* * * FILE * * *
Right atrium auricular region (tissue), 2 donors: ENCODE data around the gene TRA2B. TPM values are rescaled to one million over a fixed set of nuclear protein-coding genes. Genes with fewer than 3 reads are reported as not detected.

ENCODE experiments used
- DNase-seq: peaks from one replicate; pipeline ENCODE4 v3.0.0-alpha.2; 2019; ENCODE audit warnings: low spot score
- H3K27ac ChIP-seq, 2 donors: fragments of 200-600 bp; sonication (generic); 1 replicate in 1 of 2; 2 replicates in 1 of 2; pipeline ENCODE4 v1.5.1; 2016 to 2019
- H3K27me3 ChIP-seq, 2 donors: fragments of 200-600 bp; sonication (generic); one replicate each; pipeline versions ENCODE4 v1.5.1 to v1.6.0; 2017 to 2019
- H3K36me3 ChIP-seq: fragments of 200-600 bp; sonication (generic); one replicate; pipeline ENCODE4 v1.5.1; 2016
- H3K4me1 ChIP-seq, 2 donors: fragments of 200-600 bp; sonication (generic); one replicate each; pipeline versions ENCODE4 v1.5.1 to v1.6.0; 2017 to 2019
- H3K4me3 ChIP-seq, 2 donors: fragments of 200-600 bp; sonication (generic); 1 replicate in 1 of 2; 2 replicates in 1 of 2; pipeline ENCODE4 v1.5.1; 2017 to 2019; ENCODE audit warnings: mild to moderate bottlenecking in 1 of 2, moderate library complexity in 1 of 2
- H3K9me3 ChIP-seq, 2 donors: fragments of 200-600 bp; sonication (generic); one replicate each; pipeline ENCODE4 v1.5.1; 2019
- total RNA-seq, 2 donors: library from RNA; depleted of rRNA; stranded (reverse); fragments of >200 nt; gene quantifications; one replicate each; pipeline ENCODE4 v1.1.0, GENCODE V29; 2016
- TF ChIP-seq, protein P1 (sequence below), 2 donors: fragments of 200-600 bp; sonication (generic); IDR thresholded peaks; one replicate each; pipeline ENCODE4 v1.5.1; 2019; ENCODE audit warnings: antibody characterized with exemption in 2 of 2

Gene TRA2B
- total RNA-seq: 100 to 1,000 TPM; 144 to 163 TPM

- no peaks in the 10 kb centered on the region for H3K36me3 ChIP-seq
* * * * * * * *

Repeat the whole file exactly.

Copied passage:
Right atrium auricular region (tissue), 2 donors: ENCODE data around the gene TRA2B. TPM values are rescaled to one million over a fixed set of nuclear protein-coding genes. Genes with fewer than 3 reads are reported as not detected.

ENCODE experiments used
- DNase-seq: peaks from one replicate; pipeline ENCODE4 v3.0.0-alpha.2; 2019; ENCODE audit warnings: low spot score
- H3K27ac ChIP-seq, 2 donors: fragments of 200-600 bp; sonication (generic); 1 replicate in 1 of 2; 2 replicates in 1 of 2; pipeline ENCODE4 v1.5.1; 2016 to 2019
- H3K27me3 ChIP-seq, 2 donors: fragments of 200-600 bp; sonication (generic); one replicate each; pipeline versions ENCODE4 v1.5.1 to v1.6.0; 2017 to 2019
- H3K36me3 ChIP-seq: fragments of 200-600 bp; sonication (generic); one replicate; pipeline ENCODE4 v1.5.1; 2016
- H3K4me1 ChIP-seq, 2 donors: fragments of 200-600 bp; sonication (generic); one replicate each; pipeline versions ENCODE4 v1.5.1 to v1.6.0; 2017 to 2019
- H3K4me3 ChIP-seq, 2 donors: fragments of 200-600 bp; sonication (generic); 1 replicate in 1 of 2; 2 replicates in 1 of 2; pipeline ENCODE4 v1.5.1; 2017 to 2019; ENCODE audit warnings: mild to moderate bottlenecking in 1 of 2, moderate library complexity in 1 of 2
- H3K9me3 ChIP-seq, 2 donors: fragments of 200-600 bp; sonication (generic); one replicate each; pipeline ENCODE4 v1.5.1; 2019
- total RNA-seq, 2 donors: library from RNA; depleted of rRNA; stranded (reverse); fragments of >200 nt; gene quantifications; one replicate each; pipeline ENCODE4 v1.1.0, GENCODE V29; 2016
- TF ChIP-seq, protein P1 (sequence below), 2 donors: fragments of 200-600 bp; sonication (generic); IDR thresholded peaks; one replicate each; pipeline ENCODE4 v1.5.1; 2019; ENCODE audit warnings: antibody characterized with exemption in 2 of 2

Gene TRA2B
- total RNA-seq: 100 to 1,000 TPM; 144 to 163 TPM

- no peaks in the 10 kb centered on the region for H3K36me3 ChIP-seq